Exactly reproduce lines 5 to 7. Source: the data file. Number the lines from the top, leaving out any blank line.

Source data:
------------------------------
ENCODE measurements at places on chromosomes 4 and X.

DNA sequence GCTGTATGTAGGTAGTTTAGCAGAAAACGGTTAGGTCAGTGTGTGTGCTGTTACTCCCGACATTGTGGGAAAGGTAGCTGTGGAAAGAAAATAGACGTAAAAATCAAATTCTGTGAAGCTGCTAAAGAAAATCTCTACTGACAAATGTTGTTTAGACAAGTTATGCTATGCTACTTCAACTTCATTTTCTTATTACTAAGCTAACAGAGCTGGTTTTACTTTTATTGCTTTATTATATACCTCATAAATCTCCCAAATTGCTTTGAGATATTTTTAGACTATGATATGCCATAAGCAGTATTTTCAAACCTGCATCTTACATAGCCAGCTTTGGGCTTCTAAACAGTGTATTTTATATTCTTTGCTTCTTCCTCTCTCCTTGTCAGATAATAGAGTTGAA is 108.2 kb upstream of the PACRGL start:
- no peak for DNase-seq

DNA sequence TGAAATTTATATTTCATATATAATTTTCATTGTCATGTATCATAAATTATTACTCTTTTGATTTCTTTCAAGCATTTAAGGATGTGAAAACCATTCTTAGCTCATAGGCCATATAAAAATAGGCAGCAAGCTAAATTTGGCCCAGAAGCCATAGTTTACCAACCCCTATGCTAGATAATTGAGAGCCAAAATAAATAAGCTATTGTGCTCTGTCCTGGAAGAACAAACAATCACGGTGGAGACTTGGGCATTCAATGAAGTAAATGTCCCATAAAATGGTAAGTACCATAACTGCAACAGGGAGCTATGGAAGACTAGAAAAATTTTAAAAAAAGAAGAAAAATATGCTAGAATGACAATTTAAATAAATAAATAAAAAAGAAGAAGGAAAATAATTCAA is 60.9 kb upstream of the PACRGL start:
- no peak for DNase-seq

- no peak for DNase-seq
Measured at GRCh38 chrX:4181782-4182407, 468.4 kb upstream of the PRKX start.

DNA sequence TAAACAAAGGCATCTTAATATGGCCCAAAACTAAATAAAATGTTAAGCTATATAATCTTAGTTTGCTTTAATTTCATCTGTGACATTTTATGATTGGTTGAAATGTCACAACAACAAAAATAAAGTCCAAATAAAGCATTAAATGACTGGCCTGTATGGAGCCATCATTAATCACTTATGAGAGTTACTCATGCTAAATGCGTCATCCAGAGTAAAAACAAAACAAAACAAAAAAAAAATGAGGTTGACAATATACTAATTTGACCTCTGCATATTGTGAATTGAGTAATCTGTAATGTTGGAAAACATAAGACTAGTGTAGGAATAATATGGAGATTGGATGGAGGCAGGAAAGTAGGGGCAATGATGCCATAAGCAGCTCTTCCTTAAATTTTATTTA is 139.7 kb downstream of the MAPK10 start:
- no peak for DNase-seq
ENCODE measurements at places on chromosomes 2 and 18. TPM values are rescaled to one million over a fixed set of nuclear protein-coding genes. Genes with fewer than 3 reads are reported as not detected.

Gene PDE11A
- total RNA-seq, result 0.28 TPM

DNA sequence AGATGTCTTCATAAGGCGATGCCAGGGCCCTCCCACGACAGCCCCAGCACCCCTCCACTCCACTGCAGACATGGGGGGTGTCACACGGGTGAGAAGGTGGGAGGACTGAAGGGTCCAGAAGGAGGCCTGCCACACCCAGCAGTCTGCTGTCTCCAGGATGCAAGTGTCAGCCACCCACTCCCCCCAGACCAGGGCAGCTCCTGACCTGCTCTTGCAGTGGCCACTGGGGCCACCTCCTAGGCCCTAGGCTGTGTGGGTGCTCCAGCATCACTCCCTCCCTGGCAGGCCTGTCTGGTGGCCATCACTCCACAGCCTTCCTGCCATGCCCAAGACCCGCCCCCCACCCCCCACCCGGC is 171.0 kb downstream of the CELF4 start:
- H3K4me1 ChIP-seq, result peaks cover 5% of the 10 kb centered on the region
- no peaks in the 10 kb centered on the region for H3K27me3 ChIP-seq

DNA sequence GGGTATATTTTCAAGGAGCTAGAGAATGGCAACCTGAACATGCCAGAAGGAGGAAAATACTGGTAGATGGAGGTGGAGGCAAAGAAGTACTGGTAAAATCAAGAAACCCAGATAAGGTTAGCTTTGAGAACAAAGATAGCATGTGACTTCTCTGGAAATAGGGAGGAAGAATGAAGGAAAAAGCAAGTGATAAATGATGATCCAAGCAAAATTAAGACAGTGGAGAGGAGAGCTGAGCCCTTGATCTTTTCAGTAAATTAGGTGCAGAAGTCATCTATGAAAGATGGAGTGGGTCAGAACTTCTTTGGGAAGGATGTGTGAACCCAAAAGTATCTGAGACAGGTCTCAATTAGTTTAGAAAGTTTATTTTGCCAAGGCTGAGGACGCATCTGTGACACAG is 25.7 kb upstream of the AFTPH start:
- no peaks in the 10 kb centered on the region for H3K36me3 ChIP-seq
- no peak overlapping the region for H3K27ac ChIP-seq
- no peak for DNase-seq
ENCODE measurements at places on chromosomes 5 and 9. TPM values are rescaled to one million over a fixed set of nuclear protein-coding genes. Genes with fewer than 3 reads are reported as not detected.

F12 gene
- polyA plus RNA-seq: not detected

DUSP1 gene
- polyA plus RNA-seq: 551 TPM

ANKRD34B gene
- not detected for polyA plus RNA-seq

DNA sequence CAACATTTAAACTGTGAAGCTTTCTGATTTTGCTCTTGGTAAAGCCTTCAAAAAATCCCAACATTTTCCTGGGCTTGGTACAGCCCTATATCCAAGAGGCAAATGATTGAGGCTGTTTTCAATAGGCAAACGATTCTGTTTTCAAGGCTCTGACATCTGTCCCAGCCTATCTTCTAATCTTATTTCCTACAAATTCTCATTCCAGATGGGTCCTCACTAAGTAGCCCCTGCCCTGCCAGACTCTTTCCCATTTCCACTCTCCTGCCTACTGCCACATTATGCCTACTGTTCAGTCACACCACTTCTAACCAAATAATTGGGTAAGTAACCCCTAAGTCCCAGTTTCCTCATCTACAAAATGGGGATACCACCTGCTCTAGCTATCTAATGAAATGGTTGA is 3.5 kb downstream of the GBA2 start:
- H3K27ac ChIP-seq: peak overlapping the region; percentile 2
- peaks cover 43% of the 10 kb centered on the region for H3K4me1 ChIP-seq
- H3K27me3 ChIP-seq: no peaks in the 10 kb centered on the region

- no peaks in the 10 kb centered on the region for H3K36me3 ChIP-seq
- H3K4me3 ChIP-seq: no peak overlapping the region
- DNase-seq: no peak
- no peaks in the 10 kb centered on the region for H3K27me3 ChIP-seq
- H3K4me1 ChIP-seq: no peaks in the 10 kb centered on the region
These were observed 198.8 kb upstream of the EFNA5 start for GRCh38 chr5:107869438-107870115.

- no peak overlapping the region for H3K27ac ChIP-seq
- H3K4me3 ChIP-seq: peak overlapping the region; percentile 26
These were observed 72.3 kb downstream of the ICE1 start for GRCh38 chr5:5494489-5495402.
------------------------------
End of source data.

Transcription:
- no peak for DNase-seq

- no peak for DNase-seq
Measured at GRCh38 chrX:4181782-4182407, 468.4 kb upstream of the PRKX start.